Bitcoin: A Barometer Of Liquidity

The growth of M2 global liquidity correlates closely with bitcoin price action.

Global liquidity is rising, and so it bitcoin.

Bitcoin has enjoyed a reputation as "digital gold" since its early days, thanks to its limited supply and position outside of the control of any single national government or corporation.

Gold, of course, is the traditional "safe haven" asset, and a popular hedge against inflation. This does not mean it holds its value perfectly; the chart of gold over the past few years shows it is vulnerable to significant swings in price. Nonetheless, over the long term, it has maintained its value against a depreciating dollar.

Bitcoin is not old enough to have been tested to the same extent as gold, and there are questions about how well it might stand up in a recession. As a "risk asset", like stocks, there's the possibility that traders might sell it in favor of safer assets (like cash and bonds) when the economy turns down.

That might be a small part of the picture, but there's another way of looking at Bitcoin's movement against the wider macroeconomic backdrop: Global liquidity.

The Global Liquidity Cycle

Global liquidity is a measure of the total amount of available money in the economy. This depends on various things, but one of the key components is the money supply: How much cash actually exists in the world. A chart from MacroMicro shows how M2 has grown, and occasionally shrunk, over the past 12 years.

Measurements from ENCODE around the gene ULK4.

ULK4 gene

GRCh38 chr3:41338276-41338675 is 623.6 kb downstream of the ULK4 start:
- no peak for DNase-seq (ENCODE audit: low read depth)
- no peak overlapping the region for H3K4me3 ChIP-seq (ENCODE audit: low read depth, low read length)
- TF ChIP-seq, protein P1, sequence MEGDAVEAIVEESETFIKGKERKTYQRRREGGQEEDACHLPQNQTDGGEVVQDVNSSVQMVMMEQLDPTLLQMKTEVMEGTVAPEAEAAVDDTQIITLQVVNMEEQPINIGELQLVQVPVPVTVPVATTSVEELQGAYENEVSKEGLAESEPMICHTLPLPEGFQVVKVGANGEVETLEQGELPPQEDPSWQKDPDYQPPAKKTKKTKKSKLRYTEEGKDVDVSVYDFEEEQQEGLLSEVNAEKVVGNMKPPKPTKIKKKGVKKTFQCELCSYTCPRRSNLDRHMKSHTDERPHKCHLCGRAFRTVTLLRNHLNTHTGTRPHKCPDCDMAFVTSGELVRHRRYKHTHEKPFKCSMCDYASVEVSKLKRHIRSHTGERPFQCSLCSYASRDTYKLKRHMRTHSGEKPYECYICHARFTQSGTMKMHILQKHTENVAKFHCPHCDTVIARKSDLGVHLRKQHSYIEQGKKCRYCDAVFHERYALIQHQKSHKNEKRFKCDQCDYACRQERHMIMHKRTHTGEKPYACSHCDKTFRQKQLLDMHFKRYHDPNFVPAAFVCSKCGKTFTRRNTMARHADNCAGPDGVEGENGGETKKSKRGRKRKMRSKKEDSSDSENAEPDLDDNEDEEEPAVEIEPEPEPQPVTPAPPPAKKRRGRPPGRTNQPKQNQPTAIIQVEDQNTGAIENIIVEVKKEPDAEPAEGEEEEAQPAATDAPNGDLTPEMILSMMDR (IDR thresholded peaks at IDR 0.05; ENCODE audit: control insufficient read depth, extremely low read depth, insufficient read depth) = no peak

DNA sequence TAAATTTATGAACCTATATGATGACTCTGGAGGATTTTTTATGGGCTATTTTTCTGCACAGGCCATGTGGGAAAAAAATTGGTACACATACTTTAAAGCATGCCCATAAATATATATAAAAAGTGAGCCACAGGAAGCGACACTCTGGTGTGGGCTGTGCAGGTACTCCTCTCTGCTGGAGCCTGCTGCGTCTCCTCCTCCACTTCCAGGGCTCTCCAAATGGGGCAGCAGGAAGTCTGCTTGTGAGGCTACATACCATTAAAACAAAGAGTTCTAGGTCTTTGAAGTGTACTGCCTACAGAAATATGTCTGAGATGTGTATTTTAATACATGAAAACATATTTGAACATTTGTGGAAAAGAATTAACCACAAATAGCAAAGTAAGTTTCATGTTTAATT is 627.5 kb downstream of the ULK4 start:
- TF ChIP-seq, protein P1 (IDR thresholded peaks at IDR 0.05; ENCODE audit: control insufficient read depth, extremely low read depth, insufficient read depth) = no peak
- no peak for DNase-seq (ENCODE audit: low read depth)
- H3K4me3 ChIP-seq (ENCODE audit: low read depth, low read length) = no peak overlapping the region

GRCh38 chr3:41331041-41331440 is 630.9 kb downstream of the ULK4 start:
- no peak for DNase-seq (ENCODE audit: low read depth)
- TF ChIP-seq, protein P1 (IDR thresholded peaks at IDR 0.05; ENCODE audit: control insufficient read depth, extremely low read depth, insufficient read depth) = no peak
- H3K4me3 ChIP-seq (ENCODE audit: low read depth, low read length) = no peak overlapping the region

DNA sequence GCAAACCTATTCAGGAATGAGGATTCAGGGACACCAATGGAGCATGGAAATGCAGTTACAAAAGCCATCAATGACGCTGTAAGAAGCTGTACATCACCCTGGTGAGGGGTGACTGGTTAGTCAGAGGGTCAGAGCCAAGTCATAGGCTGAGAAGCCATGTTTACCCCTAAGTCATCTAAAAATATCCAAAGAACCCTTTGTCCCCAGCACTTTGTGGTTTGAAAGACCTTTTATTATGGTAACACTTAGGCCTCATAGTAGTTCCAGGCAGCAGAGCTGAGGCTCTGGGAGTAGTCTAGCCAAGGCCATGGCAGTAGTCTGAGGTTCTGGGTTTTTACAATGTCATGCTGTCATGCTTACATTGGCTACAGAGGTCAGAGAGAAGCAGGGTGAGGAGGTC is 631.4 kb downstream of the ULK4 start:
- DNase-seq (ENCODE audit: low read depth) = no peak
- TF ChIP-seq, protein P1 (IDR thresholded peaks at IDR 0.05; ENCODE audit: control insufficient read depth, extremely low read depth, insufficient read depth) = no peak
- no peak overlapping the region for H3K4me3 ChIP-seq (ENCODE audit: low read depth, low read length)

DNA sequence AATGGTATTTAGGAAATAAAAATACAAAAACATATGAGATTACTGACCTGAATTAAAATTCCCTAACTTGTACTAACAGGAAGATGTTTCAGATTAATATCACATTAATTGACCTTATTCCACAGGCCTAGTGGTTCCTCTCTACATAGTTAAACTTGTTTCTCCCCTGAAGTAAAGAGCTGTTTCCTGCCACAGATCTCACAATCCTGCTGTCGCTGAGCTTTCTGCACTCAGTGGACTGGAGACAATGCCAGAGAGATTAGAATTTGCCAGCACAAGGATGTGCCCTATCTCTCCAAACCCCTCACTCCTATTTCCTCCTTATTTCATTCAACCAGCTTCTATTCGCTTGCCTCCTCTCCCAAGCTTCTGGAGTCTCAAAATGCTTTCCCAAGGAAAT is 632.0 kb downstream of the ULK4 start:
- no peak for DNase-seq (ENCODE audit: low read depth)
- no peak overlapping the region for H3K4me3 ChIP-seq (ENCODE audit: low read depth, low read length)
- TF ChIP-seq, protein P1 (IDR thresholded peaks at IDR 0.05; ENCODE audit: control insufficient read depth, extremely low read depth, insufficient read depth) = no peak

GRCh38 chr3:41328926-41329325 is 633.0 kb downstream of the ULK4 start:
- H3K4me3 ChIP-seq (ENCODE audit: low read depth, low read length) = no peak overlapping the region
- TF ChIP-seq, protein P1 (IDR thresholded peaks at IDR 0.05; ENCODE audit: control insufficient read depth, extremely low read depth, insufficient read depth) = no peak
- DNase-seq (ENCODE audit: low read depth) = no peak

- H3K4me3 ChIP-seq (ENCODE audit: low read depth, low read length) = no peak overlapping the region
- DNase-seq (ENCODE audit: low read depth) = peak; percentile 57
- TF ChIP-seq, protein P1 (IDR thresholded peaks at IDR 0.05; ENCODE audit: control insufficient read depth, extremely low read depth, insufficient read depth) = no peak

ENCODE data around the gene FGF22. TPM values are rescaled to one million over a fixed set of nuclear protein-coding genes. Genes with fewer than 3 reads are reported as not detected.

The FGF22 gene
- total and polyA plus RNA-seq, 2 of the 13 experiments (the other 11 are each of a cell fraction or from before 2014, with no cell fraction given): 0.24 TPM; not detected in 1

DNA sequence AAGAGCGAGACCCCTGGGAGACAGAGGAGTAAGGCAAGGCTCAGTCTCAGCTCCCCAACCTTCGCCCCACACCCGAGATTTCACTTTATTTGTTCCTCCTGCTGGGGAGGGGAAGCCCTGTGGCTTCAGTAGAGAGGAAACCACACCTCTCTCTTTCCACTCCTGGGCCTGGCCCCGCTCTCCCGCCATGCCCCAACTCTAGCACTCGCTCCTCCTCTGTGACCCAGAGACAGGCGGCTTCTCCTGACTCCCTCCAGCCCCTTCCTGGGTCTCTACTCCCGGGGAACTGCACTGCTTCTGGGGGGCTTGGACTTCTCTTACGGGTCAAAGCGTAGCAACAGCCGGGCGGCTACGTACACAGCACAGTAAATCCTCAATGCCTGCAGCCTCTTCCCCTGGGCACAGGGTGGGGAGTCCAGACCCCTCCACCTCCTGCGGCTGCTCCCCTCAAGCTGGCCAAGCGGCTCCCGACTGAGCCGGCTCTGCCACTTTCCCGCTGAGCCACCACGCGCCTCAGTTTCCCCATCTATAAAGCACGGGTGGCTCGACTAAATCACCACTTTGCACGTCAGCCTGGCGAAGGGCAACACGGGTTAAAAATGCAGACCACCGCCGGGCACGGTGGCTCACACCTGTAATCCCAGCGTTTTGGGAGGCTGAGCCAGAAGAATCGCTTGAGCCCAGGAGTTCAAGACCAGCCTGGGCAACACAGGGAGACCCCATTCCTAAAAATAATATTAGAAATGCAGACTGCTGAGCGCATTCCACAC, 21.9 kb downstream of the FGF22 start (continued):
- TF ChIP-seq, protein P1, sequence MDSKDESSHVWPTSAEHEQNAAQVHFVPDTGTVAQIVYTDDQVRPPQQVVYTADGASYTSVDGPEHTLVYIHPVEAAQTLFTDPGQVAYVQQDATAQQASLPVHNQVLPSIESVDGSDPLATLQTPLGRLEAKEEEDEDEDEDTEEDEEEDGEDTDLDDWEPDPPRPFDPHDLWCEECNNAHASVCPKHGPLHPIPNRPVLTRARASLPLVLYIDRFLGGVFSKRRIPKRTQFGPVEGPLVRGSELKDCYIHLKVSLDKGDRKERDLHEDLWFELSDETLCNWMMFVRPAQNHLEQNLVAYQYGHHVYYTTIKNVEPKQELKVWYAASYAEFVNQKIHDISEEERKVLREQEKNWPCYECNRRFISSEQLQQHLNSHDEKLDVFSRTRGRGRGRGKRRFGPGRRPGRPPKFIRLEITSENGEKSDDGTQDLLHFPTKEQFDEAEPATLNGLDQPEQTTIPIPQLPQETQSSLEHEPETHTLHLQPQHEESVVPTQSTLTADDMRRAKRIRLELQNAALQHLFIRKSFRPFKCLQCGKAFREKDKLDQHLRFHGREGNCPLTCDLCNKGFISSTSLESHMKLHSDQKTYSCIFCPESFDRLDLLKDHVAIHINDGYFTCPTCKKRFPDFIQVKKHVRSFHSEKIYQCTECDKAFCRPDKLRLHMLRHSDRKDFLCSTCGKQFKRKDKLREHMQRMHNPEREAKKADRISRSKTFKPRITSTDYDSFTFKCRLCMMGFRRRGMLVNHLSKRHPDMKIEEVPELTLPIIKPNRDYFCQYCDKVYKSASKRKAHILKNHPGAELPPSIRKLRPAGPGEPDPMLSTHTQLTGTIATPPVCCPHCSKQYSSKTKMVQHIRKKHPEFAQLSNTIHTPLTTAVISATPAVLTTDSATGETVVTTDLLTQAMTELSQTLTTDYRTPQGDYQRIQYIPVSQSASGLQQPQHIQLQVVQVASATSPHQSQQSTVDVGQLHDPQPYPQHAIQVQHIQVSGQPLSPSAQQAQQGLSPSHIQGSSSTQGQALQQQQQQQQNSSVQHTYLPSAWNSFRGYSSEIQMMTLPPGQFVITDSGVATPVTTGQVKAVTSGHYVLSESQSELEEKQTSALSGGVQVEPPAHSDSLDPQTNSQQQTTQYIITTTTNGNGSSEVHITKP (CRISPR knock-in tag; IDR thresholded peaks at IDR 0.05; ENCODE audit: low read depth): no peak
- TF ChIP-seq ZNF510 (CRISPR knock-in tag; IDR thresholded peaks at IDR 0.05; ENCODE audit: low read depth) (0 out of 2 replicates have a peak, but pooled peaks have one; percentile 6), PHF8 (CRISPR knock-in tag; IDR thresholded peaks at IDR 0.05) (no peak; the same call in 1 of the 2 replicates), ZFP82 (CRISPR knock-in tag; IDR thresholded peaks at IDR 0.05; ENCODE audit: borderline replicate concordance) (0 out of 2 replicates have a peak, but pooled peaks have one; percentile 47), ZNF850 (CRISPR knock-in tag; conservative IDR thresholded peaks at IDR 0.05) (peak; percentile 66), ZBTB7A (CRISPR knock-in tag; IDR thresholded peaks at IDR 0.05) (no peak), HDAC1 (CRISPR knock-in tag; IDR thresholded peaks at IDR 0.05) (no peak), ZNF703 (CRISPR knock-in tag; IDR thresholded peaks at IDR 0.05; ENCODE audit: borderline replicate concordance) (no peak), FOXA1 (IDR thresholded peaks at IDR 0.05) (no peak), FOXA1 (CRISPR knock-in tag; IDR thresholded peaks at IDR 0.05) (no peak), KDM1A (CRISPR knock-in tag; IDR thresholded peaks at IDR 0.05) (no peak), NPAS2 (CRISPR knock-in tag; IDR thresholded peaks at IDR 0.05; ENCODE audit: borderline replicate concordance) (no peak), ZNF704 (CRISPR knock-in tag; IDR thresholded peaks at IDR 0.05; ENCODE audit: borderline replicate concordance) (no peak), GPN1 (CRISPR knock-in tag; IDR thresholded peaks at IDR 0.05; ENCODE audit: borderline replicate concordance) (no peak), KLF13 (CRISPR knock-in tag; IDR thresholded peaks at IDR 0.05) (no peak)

The M2 money supply has consistently increased, with few exceptions.

M2 is a measure of the money supply that includes the most liquid (readily available) forms of money—physical cash and checking account deposits—as well as slightly less liquid forms, such as savings and retail money market funds. It's effectively the money that can be deployed into the market with minimal friction.

Unsurprisingly, liquidity has a big effect on the price of certain financial assets. To put it simply, when there's extra money in the system, it tends to find its way into other investments.

It turns out that Bitcoin is one of the big beneficiaries of increasing liquidity.

Bitcoin's Correlation With Global Liquidity

Bitcoin's recovery and new bull trend has followed the recovery in global liquidity, as crypto analyst Will Clemente points out.

Bitcoin is a hedge against monetary debasement. It goes down when liquidity declines and goes up when liquidity rises. After December 2021 liquidity declined and so did Bitcoin, as it should have... as a monetary debasement hedge. With inflation coming down currently, it's highly likely that peak monetary tightening is behind us, and therefore liquidity should only rise from here – this is especially true if we do see a recession. Bitcoin does not have cash flows and therefore is not tied to the economy necessarily, as again, it's historically tied to liquidity.

As another analyst, Jamie Coutts, notes, blockchain adoption consistently increases year-on-year, but increasing liquidity brings an acceleration in price rises.

There's even a theory that Bitcoin's cycle corresponds not with Halvings, but with the global liquidity cycle. That becomes clearer when changes in liquidity are compared with changes in the crypto market cap. Peak liquidity coincides with peak crypto prices, lower liquidity correlates with lower prices.


Indications from the Fed are now that the era of monetary tightening is over. Rates may stay where they are for the time being, but they are at, or near, their peak. Liquidity is rising.

And that bodes well for bitcoin, as the leading digital hedge against monetary debasement.

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